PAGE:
The average salary of a teacher is in the area of 62k. That may seem like a lot but one should take into consideration a few things. Among other professionals with similar educational backgrounds teachers make approximately 14% less. Sixty two thousand dollars is not what teachers make right off the bat either, it takes years to get to that pay-grade and that is not enough money in thirty two metropolitan areas in this country to be able to afford one the dream of a home purchase. Teachers who want that dream as well often have to work second jobs. In a NY Times OP by Dave Eggers and Ninive Clements Calegari it was pointed out that teacher salary is about equal to that of bartenders and toll collectors.

Let’s put money aside. People don’t go into teaching to make a lot of money. They enter it for the most altruistic reasons. They wish to shape young minds, they wish to be useful, they wish to honor the folks who made their lives and their educations possible, and they wish to share their knowledge. They live for the moment when a child who has struggled with a math problem suddenly gets it and a world of possibilities opens for them. They take their pleasure from seeing a young personality transform due to their discovery of literature. Who knows for what other reasons they teach but it sure ain’t for the money. (“isn’t” I can hear Sister Carla Marie saying to me).

They are better educated than most of us and due to strict certification standards they must continue their own educations throughout most of their careers. They also do more than teach. Aside from tutoring failing students after school, they often must coach or monitor some type of extracurricular activity. Their days typically begin an hour or more before classes. When they get home it is time to grade papers and prepare lesson plans. I know more than a few teachers. One of my best friends’ wives has been a teacher for a quarter century, and my best girl’s best friend is an extraordinary giver of time, knowledge and compassion. I have never heard either one of them complain about the length of their days or the difficulties of their task. The most frustration they have expressed to me arises from the difficulties of getting through to a child whose possibilities are endless but whose difficulties are overwhelming.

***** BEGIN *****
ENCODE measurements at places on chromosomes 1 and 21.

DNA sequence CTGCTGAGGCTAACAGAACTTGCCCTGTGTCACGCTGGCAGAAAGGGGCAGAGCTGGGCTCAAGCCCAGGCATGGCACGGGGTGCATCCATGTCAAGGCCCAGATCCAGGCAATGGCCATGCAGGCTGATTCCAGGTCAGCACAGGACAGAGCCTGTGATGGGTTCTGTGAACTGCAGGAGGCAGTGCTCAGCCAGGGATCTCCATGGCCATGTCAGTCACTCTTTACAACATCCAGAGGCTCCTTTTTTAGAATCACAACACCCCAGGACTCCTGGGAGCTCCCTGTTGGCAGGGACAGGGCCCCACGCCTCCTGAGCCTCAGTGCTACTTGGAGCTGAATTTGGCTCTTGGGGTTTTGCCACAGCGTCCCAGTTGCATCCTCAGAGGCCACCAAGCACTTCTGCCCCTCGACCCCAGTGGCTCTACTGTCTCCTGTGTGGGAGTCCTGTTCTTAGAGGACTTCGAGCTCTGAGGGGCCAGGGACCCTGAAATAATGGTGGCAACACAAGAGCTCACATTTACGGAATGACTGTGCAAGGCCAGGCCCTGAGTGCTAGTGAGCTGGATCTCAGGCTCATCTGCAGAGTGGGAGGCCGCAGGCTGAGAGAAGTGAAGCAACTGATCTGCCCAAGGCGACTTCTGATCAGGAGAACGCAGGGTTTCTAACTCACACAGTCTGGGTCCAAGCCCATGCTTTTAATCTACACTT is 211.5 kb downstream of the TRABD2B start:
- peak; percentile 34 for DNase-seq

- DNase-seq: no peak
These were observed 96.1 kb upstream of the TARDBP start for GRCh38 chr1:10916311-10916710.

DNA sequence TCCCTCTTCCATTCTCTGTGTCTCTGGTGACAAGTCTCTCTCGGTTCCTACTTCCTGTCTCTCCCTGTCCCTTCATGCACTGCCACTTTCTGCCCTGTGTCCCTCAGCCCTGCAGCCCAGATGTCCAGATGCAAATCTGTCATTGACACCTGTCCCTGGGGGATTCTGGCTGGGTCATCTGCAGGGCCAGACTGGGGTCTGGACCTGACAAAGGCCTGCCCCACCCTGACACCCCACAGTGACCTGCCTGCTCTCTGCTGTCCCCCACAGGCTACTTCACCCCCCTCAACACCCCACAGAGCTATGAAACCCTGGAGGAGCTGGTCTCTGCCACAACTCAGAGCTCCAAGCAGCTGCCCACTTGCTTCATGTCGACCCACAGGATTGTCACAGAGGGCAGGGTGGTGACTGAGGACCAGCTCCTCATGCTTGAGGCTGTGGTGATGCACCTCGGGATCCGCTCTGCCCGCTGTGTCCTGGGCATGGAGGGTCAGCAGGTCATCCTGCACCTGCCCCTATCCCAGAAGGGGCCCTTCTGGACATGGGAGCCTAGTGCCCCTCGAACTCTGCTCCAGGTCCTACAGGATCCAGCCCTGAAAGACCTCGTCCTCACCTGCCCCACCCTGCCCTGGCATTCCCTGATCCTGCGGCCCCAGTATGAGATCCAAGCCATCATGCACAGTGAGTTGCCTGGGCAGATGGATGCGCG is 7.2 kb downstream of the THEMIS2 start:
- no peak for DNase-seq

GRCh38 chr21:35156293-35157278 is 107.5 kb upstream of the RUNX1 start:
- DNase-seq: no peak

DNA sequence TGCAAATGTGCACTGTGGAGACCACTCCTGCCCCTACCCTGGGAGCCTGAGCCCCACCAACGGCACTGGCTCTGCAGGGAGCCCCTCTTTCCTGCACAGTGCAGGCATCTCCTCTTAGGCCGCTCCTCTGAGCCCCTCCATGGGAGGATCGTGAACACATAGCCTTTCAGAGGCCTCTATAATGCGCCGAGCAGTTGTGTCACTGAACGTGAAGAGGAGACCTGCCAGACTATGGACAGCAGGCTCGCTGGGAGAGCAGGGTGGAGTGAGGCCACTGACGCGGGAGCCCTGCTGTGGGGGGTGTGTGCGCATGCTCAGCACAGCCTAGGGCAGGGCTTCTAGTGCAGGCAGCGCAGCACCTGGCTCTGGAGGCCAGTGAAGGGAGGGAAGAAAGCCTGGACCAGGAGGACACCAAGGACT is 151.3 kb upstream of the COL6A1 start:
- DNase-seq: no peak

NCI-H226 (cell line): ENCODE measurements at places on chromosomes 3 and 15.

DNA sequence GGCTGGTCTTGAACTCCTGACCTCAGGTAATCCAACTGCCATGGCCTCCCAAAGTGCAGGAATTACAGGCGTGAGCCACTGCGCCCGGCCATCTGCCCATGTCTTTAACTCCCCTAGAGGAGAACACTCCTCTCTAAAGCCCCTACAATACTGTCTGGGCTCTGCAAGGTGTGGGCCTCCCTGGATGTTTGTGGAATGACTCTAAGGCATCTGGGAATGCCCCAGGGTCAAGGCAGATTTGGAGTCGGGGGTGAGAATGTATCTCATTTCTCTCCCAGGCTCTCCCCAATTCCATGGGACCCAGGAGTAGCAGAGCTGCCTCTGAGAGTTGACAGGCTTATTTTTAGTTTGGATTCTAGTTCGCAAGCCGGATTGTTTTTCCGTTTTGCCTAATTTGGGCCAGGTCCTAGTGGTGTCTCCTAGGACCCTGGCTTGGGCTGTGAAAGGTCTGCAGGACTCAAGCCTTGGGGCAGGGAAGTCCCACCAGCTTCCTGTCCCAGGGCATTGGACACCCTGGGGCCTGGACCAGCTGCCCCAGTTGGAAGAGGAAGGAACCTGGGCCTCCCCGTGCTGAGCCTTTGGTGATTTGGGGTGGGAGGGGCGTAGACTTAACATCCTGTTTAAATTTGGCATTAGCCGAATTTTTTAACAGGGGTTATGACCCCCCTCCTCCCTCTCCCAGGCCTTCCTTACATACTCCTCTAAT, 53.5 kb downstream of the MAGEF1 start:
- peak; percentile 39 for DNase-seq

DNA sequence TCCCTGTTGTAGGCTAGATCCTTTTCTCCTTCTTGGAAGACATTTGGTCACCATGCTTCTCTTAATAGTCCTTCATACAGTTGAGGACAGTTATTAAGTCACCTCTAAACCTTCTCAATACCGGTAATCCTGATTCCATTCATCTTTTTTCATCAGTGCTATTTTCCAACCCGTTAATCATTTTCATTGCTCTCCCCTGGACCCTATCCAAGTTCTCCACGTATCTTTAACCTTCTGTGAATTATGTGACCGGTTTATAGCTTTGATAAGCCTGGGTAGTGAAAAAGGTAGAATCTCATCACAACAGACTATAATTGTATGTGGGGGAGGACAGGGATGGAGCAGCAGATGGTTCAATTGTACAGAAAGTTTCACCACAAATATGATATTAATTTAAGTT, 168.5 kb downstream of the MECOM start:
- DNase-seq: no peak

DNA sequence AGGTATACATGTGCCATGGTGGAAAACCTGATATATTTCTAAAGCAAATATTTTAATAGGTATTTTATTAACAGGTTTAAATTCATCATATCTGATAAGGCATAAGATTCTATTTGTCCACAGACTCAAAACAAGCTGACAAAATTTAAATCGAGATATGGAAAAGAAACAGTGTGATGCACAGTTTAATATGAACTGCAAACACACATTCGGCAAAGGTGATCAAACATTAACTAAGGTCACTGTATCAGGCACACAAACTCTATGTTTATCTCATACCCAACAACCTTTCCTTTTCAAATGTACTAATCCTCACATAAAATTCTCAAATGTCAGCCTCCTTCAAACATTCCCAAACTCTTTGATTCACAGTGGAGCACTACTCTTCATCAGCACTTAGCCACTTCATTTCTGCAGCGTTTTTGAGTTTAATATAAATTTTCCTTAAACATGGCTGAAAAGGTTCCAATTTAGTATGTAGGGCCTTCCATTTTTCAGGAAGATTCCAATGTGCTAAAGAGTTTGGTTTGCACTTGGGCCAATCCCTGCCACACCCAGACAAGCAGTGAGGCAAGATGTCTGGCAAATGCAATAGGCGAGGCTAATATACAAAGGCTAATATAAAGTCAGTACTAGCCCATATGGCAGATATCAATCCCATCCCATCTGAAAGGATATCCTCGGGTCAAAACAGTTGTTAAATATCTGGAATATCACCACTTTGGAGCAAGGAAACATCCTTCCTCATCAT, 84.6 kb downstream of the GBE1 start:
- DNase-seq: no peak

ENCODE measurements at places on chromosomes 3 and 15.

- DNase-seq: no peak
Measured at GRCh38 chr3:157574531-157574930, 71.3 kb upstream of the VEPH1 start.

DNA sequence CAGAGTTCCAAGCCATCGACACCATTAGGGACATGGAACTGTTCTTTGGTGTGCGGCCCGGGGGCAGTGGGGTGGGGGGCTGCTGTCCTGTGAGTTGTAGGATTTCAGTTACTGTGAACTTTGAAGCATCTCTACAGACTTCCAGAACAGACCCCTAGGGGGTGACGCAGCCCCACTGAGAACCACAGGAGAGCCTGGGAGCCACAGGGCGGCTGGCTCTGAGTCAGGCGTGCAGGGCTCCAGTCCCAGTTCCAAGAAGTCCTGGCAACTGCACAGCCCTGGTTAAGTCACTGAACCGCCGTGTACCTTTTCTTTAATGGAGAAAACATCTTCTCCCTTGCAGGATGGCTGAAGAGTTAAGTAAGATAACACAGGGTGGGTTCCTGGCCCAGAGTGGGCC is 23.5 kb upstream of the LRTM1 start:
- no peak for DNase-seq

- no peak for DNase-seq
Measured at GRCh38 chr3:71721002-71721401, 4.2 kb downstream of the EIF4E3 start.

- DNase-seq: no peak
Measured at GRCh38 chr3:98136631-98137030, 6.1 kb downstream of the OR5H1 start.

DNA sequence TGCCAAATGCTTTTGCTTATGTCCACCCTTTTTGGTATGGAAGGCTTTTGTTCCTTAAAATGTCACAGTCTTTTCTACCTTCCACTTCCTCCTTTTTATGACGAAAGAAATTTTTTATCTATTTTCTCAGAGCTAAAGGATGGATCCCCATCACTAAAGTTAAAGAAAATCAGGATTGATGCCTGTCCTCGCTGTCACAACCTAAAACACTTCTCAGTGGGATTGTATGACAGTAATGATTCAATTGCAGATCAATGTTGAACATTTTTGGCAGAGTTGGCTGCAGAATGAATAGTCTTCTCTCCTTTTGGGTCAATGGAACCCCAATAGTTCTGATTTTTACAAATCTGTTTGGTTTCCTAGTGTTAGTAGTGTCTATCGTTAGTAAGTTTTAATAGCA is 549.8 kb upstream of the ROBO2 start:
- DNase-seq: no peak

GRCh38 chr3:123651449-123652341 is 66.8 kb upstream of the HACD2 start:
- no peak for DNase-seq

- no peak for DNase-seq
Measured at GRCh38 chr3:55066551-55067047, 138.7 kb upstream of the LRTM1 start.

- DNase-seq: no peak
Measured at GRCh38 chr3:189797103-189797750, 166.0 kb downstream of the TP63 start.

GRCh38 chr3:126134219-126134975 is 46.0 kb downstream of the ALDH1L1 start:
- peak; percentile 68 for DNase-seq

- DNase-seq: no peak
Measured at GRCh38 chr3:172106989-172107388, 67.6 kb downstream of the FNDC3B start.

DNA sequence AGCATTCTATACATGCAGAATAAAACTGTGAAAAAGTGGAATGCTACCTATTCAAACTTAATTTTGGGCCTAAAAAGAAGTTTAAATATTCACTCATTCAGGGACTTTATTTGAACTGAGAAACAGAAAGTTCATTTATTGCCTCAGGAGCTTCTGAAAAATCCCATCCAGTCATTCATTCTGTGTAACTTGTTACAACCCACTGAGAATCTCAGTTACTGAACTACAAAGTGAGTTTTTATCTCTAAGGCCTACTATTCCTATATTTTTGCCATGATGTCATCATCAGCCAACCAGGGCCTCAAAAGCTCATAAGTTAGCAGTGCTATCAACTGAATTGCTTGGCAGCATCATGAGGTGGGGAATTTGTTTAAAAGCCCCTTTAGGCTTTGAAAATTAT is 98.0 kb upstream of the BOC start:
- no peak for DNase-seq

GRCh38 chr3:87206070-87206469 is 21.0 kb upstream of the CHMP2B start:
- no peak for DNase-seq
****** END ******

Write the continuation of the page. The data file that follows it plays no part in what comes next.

South Korea, Finland and Singapore perform the best on standardized tests. Why? Because, they understand the value of the profession. Finland and Singapore pay for teacher training. South Korea pays teachers an average of 250% of what we do. But this is not about money. It is about respect. It’s just that sometimes respect can be measured economically. The turnover rate for teachers in South Korea is 1% per year. In Finland it is 2% and in Singapore it is 3%. In the United States it is 8%, with fewer and fewer joining the profession each year.This disenchantment is certainly to some degree economic but I strongly believe that an even larger part of the equation is the disrespect accorded to the profession and those who practice it.

Teachers are not the problem; they are a big part of the solution. I myself was not the best student but what I have learned I did learn because of the faith, endurance, compassion and understanding of a ton of people who often pushed back their own dreams and ambitions so that I and others like myself, (who probably didn’t appreciate the enormity of what they did at the time) could be ready, set and able to chase our own dreams.

So to Sister Carla Marie to Miss Trotsky to Mr. Luzkowski to Mr. Pitula and Mr. Kerrigan to Brother George to Jack Hasted to Doc. Schroeder to Doc. Donlan to Mr. Weckessar to Kim Stanley to Phil Chapman to Ken Cooke to Elizabeth Dillon and everybody else too numerous to mention –thank you.

And to all you pundits (many of whom never finished college) and all of you pols just remember you got where you are because somebody taught you something. And if you don’t understand that, then by Jove like George Bailey you all deserve one fat punch in the nose.

2 thoughts on “The A,B,C’s of Hypocrisy

  1. Well said, Tom. It astonishes me that teachers are made into such targets. It’s part of the grand scheme to dis-empower education and make people stupider so the pols can get away with more… and unfortunately, it’s working.

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    1. The thirst for knowledge can never be squashed, it can only be dammed in intervals. The tide will always rise. We are bigger than politicians. ( I will resist the bad Chris Christie pun here) In the end their efforts are a mere, yet troubling, annoyance. We will prevail. Resist! Thanks for reading Reggie. Much love, T